Tuesday, May 21, 2013

A Hiatus of Sorts

This post is being written for the sole purpose of transparency on my grief journey.  I only ask that you consider this piece in its entirety and not take bits out of context.  Here goes ...

For approximately the past eight weeks I have been on a hiatus of sorts.  From what, you ask?  

From focusing on the positive.  From turning it all back to praise.  From always seeing Evie's death as a part of God's good plan.

Please hear me out.  I know that sounds repulsive, sacrilegious, irreverent even, but it happened.  Let me explain.

For whatever reason, at about Evie's four months in Heaven mark I just needed a break.  I needed a break from the songs and the prayers and the thoughts that reminded me so much of the difficult, uphill battle I have been on since July 2012.  My mind was weary and I needed a break.

Instead of the uplifting worship music of Chris Tomlin, I needed carefree, dance-in-your-kitchen Taylor Swift. 

Instead of listening to sermons or devotional clips while I crafted, I needed episode after episode of Phinneas and Ferb.

Instead of praying earnestly for strength and deliverance from my anxieties, I just wanted to peruse Pinterest and add new recipes and project ideas to my boards.

And, instead of constantly shifting my focus from the sad reality of Evie's departure to praise and thanksgiving, I just needed to focus on the sadness and the fact that it really, really, really stinks that my daughter is not here to enjoy.

I needed that.  So much more than you might imagine.  For months and months I hardly allowed myself to fully embrace that reality for fear that I would somehow be dishonoring to the Lord by just letting myself bask in the awfulness that is death.  But it became a necessity.  

Since hearing of Evie's diagnosis last summer, I have been trying desperately to pattern my thoughts after those in the Psalms: heartfelt quandaries and inquiries as to why bad things happen to good people and then praise and thanksgiving to the Lord.  I always thought the praise and thanksgiving needed to immediately follow the questions and woefulness, but now I see differently.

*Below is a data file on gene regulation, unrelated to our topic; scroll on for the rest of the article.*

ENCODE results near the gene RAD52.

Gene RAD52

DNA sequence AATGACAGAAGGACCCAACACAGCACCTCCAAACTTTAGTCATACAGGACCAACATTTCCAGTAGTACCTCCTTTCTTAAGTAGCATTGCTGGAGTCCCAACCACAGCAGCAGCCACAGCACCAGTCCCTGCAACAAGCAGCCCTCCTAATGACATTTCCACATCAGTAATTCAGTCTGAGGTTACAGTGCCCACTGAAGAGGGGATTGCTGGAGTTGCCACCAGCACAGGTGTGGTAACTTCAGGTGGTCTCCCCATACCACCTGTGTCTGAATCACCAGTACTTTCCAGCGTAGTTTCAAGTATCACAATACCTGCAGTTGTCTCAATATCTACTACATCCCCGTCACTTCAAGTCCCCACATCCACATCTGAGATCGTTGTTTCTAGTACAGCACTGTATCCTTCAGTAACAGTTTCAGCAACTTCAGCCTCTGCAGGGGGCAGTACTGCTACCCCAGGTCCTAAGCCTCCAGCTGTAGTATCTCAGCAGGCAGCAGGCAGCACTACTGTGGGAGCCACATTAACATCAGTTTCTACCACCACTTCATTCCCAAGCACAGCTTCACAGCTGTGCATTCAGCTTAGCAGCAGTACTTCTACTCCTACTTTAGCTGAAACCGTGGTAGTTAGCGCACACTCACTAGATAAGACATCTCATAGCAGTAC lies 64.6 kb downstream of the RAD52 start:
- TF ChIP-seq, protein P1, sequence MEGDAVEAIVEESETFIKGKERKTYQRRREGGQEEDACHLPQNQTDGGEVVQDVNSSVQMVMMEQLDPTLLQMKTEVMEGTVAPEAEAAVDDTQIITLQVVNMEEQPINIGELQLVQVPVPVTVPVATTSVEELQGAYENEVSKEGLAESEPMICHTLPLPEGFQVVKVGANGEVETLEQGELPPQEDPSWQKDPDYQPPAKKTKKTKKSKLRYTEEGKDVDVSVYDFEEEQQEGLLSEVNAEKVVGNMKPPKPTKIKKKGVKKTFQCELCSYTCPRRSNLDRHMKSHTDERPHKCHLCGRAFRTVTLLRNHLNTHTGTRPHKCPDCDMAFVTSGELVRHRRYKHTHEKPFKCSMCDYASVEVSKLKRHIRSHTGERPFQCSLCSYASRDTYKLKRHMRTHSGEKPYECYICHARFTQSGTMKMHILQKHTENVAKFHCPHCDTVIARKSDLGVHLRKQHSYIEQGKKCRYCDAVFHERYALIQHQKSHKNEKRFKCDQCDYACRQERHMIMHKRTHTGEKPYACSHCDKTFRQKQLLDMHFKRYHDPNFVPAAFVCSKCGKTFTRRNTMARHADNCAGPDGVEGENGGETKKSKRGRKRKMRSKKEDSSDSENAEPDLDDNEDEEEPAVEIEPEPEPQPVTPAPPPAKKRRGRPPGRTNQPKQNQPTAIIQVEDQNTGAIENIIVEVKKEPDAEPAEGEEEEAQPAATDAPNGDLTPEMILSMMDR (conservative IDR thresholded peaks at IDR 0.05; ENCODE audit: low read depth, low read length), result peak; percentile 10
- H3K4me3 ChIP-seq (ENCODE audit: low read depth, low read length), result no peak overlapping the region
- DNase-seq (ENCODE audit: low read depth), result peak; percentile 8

I went through an entire season of woe; a full season of feeling sorry for myself.  And now, weeks later, the praise and thanksgiving is starting to come again.

I went through a season.  A fairly sad season and I knew it couldn't last long.  I was starting to feel it, Josh was starting to comment, and I knew it needed to end.  But I honestly feel it was a necessary season for my grieving process.  And when I talk to the Lord about it, I don't feel condemned.  I feel very much like He understood my need for a break and I knew He would be there for me when I was ready to get back on track.  What a mighty God we serve.

Most certainly my break didn't involve anything regrettable or kicking the Lord out of every facet of my life - I still talked to the Lord regularly - just, very simply put, when given the choice between choosing joy and choosing to dwell in sadness, I chose the latter. Just for a time.  And I think my brain and my heart both needed it.

Please know I am not encouraging anyone to follow my footsteps - I just want to say that it happened.  And since no temptation has taken us except that which is common to all men, I assume someone out there has experienced or will soon experience the same thing.  And I don't necessarily think it's all bad ... just don't let it last for too long.

Let me try to summarize the main ideas here ...
  • There was a period of time for about six to eight weeks when I really felt the need to allow myself to be fully sad for losing Evie and visualize all the would-haves and should-have-beens.
  • I was never irreverent toward the Lord, just allowed myself a break from the thoughts and songs and prayers that I had been clinging to so hard for so many months.
  • Toward the end of that time, I started to feel very withdrawn.  Josh made a comment about me seeming "worse".  And I knew that meant I needed to stop.